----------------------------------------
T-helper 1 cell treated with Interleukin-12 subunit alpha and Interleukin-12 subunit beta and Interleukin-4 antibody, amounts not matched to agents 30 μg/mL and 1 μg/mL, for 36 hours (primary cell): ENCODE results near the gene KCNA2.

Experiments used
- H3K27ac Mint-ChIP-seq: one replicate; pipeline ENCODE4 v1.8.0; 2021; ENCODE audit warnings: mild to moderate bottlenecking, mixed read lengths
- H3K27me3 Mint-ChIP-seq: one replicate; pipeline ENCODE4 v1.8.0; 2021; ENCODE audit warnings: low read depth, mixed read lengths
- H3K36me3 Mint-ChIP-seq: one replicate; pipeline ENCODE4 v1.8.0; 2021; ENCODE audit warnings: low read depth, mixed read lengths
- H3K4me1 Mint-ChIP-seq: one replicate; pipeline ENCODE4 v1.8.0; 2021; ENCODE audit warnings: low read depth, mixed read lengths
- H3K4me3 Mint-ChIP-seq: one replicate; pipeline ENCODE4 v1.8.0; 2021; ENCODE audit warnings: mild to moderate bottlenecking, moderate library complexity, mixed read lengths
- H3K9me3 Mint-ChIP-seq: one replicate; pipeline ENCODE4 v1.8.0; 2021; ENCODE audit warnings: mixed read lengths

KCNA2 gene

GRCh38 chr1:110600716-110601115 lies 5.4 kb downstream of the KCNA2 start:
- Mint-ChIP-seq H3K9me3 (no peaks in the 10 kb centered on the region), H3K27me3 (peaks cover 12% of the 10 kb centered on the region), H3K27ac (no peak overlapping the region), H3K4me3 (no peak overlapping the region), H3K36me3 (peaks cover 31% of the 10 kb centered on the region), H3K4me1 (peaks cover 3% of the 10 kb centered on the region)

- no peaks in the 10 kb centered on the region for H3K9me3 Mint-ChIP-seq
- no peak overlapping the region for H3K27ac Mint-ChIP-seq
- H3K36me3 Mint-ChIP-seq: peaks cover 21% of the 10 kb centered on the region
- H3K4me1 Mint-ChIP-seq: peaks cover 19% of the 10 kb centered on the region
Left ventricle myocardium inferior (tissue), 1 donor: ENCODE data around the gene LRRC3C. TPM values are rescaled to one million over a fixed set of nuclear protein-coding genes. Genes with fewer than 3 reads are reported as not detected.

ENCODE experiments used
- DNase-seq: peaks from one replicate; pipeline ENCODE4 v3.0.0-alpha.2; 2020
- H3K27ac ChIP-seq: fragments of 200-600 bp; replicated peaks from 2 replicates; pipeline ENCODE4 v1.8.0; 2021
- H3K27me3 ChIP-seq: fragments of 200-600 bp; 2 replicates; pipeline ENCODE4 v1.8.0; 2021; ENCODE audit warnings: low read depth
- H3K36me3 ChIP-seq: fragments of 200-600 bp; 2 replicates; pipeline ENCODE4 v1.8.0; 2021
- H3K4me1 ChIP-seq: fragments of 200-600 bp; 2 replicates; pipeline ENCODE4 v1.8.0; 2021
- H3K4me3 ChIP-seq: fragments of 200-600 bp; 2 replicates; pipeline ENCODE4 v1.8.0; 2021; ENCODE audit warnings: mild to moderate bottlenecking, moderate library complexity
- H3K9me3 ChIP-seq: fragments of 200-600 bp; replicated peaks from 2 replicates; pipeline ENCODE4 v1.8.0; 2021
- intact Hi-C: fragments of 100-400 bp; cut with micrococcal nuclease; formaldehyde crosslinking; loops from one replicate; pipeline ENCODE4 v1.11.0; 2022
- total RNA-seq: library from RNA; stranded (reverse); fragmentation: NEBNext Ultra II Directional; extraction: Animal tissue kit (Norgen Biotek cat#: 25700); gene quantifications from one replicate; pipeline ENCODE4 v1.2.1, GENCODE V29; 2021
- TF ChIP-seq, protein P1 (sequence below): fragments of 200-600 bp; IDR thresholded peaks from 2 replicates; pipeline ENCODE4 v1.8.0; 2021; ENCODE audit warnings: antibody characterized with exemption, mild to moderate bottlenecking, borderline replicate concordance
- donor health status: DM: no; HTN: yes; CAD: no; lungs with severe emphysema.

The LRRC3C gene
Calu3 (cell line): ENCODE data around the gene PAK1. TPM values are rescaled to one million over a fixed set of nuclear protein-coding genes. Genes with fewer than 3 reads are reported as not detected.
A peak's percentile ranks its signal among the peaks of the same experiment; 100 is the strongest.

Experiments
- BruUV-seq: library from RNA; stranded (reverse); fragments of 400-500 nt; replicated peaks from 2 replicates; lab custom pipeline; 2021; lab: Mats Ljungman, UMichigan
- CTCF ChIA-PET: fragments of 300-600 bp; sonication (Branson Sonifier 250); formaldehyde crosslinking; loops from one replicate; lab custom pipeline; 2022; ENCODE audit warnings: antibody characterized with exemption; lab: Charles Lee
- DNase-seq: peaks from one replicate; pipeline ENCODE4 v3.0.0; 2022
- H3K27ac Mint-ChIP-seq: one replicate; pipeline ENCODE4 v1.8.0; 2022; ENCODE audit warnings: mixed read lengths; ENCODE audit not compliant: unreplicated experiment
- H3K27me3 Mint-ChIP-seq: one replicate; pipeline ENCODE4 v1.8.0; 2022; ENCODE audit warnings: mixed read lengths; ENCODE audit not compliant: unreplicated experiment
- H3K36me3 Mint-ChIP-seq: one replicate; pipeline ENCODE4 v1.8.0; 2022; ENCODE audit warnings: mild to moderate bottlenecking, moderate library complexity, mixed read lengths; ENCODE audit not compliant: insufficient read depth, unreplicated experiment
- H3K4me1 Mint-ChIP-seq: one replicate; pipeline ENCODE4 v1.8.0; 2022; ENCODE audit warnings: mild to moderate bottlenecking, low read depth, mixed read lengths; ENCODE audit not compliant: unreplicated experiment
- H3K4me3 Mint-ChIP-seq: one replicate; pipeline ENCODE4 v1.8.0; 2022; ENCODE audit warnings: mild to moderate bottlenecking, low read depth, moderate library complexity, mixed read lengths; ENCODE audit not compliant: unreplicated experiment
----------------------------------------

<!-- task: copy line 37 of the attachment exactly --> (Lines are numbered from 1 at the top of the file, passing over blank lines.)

- H3K27me3 Mint-ChIP-seq: one replicate; pipeline ENCODE4 v1.8.0; 2022; ENCODE audit warnings: mixed read lengths; ENCODE audit not compliant: unreplicated experiment